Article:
Rule 7(b), which deals with motions generally, determines the proper manner of making a motion for a new trial. That rule provides: "Unless made during a hearing or trial," the motion must be in writing and must state with particularity the grounds therefor and the relief or order sought. A motion made immediately upon the pronouncement of the verdict is made "during" the trial. See 6 Moore, Federal Practice, ¶ 59.09 , at 3845 (2d ed. 1953). Here the oral motion was made following the rendition of the verdict and at the conclusion of the trial on May 26, 1960. It is true that the grounds for the motion were not then assigned. However, on June 1, 1960, in a written instrument which contained a reference to the oral motion of the defendant, grounds for the motion were stated with particularity, the instrument was served on plaintiffs' counsel and filed with the clerk, all not later than ten days after the time judgments on the verdicts should have been entered by the clerk.
In Witt v. Merrill, 208 F.2d 285, 286 (4th Cir., 1953), this court said:
"We think that so far as the requirement of writing is concerned, it is sufficient that the motion [for a new trial] was made in open court and entered upon the record immediately following the rendition of the verdict."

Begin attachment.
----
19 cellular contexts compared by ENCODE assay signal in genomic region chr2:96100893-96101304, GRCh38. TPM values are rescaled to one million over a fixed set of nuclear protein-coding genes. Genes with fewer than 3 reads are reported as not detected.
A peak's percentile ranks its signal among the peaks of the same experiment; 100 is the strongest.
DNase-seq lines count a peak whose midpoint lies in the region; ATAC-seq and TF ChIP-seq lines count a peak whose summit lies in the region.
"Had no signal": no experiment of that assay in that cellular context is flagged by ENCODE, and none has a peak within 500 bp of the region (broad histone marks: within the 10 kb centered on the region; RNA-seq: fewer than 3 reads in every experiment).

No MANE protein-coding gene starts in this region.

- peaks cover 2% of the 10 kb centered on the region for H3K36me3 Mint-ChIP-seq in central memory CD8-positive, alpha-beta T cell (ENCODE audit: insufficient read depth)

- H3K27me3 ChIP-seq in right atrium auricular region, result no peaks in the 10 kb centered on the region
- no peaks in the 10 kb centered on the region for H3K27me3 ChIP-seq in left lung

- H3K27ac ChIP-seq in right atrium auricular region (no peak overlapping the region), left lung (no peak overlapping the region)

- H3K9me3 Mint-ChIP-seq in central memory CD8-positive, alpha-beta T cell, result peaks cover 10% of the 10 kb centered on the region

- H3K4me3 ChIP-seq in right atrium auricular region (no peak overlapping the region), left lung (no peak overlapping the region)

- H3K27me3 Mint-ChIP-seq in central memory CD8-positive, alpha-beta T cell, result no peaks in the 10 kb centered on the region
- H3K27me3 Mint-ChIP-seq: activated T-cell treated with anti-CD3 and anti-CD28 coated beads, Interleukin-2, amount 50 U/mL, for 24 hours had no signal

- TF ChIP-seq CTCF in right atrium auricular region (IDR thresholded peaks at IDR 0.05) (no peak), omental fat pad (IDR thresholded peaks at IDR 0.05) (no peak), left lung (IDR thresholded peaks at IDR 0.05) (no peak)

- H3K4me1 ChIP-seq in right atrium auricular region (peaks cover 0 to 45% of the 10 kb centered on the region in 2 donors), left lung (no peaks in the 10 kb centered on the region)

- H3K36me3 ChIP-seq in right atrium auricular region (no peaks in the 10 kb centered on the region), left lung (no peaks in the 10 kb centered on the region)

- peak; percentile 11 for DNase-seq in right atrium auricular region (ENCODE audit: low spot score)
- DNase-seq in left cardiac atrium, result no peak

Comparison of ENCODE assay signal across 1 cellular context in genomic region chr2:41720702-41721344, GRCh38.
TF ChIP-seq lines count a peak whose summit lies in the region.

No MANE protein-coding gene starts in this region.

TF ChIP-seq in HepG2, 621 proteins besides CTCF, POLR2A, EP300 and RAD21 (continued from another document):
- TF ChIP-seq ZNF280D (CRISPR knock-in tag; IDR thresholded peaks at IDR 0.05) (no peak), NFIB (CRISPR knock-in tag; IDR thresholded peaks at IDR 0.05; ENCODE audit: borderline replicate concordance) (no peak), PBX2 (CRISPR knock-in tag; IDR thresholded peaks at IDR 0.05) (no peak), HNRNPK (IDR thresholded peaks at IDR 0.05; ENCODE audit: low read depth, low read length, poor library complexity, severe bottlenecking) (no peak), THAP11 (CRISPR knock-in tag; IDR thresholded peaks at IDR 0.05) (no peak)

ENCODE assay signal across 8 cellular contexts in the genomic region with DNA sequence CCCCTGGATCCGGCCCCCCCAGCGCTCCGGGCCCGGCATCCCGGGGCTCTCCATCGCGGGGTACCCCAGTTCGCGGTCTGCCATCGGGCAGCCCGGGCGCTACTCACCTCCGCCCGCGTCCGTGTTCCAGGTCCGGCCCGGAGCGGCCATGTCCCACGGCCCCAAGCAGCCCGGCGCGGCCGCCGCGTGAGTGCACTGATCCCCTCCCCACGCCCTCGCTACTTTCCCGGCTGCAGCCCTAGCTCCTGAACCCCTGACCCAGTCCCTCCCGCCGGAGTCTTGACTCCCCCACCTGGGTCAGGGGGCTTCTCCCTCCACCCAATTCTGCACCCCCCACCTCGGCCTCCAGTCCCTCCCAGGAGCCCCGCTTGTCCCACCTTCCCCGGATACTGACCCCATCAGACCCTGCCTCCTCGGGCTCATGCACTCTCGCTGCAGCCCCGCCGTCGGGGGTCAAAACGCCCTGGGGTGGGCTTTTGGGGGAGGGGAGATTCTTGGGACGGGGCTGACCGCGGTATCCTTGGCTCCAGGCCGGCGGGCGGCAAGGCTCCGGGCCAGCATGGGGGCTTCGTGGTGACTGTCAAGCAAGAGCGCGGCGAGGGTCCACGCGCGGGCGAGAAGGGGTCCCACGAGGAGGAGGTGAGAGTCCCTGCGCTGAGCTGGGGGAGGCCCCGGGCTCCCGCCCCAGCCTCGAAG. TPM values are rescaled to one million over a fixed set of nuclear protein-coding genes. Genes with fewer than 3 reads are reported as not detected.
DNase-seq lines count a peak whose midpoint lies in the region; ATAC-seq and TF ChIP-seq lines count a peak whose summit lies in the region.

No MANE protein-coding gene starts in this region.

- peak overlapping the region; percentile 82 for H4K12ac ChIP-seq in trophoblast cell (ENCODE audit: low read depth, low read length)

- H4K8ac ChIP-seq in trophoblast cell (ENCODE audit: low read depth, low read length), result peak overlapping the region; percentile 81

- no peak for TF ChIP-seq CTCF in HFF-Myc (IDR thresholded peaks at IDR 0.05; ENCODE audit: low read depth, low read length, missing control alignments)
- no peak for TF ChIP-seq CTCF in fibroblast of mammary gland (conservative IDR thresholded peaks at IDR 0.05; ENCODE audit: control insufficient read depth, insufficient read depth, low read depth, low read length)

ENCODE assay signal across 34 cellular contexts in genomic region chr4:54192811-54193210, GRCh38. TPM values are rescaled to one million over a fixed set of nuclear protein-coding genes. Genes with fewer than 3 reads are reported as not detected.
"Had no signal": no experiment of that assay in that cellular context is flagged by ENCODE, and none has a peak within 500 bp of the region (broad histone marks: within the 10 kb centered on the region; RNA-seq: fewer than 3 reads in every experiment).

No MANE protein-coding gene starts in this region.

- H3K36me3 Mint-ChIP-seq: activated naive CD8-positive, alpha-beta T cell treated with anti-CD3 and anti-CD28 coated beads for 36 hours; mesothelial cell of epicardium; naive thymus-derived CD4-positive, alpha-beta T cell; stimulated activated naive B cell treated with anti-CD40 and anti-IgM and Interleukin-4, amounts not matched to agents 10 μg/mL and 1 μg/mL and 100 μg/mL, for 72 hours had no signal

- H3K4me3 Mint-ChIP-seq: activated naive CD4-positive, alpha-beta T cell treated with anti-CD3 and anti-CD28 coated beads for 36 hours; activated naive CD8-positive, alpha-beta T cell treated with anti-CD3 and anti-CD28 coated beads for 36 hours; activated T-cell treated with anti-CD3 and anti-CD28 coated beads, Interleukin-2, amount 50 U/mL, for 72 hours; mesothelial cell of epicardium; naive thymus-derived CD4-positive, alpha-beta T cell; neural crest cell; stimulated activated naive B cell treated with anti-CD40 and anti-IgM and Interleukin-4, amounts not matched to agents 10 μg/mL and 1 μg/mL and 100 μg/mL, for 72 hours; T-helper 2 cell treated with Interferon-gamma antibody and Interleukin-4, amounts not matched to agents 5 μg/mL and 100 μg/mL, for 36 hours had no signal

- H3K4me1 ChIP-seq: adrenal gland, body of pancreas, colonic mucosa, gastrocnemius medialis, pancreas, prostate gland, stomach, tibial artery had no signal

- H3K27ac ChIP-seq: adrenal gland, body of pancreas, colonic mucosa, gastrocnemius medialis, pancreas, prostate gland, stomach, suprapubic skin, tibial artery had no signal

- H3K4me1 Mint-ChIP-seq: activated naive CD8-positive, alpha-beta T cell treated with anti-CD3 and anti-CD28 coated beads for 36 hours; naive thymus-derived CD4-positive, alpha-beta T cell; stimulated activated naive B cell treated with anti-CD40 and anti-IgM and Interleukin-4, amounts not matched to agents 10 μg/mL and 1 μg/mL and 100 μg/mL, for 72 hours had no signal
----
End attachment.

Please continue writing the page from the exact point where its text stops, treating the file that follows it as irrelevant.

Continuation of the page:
* * * * * *
"The liberal Rules of Civil Procedure must not be transformed by judicial interpretation into technical traps for the unwary."
Under the circumstances, we conclude that the District Court had jurisdiction to entertain and dispose of the motion to set aside the verdicts and grant a new trial.
We now are concerned with another question in connection with this appeal which was not raised before us. 28 U.S.C. § 1291 states, in pertinent part: "The courts of appeals shall have jurisdiction of appeals from all final decisions of the district courts * * *." (Emphasis supplied.) It is well settled that an order for a new trial is not a final judgment from which an appeal may be taken. Tsoleas v. Hege, 250 F.2d 127 (4th Cir., 1957); Atlantic Coast Line R. R. v. Sonenshine, 226 F.2d 220 (4th Cir., 1955); Southern Ry. Co. v. Madden, 224 F.2d 320 (4th Cir., 1955). Even though the jurisdiction of this court has not been challenged by motion to dismiss this appeal, we will inquire into the matter of our jurisdiction to entertain it. Thompson v. United States, 250 F.2d 43 (4th Cir., 1957); Flynn & Emrich Co. v. Greenwood, 242 F.2d 737 (4th Cir., 1957), cert. denied 353 U.S. 976, 77 S. Ct. 1060, 1 L. Ed. 2d 1137; Western Contracting Corp. v. National Surety Corp., 163 F.2d 456 (4th Cir., 1947).
Since it is clear that no final judgment has been entered by the District Court from which an appeal will lie, this appeal will be dismissed.